The distinction is a beautiful thing to see. And each of these God-ordained roles is fascinating because each of them is a clear representation of either Jesus Christ– the Provider, Protector, and Bridegroom– or His beautiful loving Bride, the Church.
As a woman, there is nothing in the world as fulfilling to me as God’s call to Christian Womanhood. It’s the very highest honor to spend my life representing the Bride of Christ, and passionately embracing the character He demands in order to rightly represent His Kingdom. And my greatest joy is to be protected and cared for by my husband who is such a wonderful picture of Christ, the Bridegroom.
Though a very strong and deceptive voice of feminism would try to convince us otherwise, it’s clearly because of our faith in Christ Jesus that women can so fully enjoy and embrace the honor that we’ve been given! Far from degrading the role of women, Christianity actually brought women out of the misery of deprivation, into the elevated state of being cherished and protected, so that we can be such an amazing picture of Christ and His Bride that we can so wonderfully enjoy.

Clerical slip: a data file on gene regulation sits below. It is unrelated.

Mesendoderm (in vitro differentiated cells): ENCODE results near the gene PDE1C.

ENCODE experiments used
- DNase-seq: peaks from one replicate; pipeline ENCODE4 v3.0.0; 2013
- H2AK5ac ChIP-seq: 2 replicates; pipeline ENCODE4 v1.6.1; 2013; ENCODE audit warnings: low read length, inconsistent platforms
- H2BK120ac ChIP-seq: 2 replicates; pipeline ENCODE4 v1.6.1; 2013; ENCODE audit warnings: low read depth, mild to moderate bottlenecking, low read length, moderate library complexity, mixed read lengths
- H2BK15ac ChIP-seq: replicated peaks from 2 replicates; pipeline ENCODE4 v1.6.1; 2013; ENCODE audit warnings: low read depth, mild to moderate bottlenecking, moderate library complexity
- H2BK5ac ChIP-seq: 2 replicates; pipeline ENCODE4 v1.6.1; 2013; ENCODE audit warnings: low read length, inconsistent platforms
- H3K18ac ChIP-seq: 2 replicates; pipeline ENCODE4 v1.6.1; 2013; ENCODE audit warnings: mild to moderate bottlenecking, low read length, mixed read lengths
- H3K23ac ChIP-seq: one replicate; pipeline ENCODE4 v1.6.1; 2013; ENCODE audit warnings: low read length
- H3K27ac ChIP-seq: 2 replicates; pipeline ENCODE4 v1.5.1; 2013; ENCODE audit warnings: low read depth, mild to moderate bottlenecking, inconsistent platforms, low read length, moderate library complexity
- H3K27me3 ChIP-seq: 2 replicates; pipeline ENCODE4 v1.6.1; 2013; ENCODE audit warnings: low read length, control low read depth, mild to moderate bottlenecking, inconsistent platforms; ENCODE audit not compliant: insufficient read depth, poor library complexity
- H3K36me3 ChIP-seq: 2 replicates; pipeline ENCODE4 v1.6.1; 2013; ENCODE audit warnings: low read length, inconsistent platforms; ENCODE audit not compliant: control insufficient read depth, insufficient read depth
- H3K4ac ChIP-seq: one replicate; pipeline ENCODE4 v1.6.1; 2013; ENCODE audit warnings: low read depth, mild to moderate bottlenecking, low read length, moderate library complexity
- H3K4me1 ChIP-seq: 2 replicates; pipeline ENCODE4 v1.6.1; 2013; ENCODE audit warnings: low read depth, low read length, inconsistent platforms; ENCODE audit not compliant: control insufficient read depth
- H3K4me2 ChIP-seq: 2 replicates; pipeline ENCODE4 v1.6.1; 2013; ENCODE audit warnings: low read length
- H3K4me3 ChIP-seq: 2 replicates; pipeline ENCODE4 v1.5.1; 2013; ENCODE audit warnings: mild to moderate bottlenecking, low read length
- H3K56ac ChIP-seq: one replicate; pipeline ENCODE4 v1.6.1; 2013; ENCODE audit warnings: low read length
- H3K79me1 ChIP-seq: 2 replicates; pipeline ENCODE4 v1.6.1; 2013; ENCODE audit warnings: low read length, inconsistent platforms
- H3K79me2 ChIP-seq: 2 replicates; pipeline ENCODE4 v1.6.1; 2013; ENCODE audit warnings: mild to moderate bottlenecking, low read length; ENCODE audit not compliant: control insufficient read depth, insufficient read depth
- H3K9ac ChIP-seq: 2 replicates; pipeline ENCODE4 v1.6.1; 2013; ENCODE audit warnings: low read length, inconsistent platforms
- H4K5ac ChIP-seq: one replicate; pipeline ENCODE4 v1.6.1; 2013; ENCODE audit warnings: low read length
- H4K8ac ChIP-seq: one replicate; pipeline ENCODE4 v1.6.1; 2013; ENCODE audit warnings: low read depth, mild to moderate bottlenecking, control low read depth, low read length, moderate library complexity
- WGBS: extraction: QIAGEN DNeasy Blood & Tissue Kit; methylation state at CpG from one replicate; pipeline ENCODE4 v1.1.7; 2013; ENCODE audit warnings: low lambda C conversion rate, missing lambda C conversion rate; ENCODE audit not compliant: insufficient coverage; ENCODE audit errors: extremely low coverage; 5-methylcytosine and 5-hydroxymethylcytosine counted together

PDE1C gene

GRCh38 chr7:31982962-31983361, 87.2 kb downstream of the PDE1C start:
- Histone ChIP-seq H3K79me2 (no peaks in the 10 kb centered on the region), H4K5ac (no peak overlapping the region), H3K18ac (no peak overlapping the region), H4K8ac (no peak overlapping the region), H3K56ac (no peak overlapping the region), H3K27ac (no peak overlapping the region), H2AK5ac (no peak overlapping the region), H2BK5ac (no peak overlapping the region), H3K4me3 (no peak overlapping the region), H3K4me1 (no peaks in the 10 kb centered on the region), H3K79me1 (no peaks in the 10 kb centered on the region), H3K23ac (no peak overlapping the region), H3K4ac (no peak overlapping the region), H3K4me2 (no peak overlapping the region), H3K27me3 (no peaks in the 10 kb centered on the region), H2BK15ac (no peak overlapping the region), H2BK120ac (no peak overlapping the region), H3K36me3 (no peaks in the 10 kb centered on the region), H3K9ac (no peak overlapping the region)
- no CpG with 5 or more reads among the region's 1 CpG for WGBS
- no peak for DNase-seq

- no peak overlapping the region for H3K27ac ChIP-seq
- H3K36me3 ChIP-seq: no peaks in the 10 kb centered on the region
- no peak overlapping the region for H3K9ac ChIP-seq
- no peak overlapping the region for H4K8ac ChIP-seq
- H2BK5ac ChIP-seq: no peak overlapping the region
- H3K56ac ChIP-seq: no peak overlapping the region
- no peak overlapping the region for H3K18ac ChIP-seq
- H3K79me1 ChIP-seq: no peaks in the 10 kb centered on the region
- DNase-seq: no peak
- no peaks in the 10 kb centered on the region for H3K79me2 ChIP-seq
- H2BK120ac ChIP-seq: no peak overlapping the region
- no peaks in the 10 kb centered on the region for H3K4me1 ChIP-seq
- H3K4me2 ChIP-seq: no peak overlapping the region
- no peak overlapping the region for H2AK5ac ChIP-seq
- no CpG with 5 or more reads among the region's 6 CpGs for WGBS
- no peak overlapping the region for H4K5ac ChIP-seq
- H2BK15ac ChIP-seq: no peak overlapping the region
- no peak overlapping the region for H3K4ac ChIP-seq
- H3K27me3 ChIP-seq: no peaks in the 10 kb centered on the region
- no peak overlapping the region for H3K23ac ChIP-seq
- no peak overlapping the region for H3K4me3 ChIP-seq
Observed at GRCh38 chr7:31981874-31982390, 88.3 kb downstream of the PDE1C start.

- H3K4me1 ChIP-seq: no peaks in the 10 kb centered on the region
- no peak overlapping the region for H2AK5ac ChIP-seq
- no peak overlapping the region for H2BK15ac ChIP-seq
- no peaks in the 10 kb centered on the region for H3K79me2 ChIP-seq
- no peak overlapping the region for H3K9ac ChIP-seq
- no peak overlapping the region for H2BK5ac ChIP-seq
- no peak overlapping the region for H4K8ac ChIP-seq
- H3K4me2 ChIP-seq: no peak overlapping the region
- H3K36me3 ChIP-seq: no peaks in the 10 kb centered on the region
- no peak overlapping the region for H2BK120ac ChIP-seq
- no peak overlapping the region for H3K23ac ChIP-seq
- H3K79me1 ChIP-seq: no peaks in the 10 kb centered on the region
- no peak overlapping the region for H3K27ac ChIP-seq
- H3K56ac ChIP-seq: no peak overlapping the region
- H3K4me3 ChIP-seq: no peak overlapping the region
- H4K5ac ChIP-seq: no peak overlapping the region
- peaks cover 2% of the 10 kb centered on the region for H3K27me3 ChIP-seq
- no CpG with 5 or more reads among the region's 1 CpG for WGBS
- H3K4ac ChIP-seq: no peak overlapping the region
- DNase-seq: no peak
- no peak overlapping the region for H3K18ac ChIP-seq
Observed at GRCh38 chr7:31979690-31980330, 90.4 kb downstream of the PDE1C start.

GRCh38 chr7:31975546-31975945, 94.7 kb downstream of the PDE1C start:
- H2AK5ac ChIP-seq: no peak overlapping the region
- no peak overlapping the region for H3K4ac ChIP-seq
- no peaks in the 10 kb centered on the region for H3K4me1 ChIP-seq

Just think of what we’ve been rescued from! When Jesus entered the scene on earth, the Roman culture was promiscuous and depraved as women were regarded as less than men, merely to be used for men’s pleasure and convenience. As explained by Dr. Peter Hammond, Roman law defined adultery as a property crime against the husband, committed solely by the wife. It was a property issue, not an ethical issue. A husband was never found guilty of adultery, regardless of his indiscretions. Likewise in Greece, the Athenian woman had the social status of merely a slave.